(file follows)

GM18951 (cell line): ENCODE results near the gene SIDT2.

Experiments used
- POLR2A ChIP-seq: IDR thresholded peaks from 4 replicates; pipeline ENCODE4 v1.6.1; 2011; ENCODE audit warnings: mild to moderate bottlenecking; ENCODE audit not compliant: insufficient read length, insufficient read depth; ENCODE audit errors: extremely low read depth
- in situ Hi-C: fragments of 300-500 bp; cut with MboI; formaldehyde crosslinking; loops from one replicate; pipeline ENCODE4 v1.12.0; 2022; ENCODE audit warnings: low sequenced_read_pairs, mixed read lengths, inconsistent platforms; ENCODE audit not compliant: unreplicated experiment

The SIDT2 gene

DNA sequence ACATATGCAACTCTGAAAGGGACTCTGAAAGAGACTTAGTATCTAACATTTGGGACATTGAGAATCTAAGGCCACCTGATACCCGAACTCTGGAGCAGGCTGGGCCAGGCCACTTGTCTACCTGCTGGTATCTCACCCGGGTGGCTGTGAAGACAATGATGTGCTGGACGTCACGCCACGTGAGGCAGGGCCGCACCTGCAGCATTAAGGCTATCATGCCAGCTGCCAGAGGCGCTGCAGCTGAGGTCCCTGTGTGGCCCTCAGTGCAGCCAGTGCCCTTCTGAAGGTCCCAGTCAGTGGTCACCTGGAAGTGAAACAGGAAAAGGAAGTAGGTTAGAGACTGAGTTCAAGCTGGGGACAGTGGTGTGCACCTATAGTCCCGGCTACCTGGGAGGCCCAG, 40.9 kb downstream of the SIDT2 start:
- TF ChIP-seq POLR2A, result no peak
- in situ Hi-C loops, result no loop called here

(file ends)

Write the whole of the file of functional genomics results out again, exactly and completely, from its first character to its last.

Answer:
GM18951 (cell line): ENCODE results near the gene SIDT2.

Experiments used
- POLR2A ChIP-seq: IDR thresholded peaks from 4 replicates; pipeline ENCODE4 v1.6.1; 2011; ENCODE audit warnings: mild to moderate bottlenecking; ENCODE audit not compliant: insufficient read length, insufficient read depth; ENCODE audit errors: extremely low read depth
- in situ Hi-C: fragments of 300-500 bp; cut with MboI; formaldehyde crosslinking; loops from one replicate; pipeline ENCODE4 v1.12.0; 2022; ENCODE audit warnings: low sequenced_read_pairs, mixed read lengths, inconsistent platforms; ENCODE audit not compliant: unreplicated experiment

The SIDT2 gene

DNA sequence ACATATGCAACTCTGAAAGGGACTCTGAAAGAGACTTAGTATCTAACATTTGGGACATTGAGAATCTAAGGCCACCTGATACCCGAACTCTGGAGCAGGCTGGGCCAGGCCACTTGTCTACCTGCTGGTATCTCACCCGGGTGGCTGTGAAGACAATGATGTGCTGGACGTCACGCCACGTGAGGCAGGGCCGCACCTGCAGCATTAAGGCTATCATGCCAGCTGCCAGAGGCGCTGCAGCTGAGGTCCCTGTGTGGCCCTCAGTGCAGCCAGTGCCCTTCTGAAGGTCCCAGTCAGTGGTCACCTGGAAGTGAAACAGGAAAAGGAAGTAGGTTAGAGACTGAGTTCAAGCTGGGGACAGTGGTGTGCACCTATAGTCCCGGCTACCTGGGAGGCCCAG, 40.9 kb downstream of the SIDT2 start:
- TF ChIP-seq POLR2A, result no peak
- in situ Hi-C loops, result no loop called here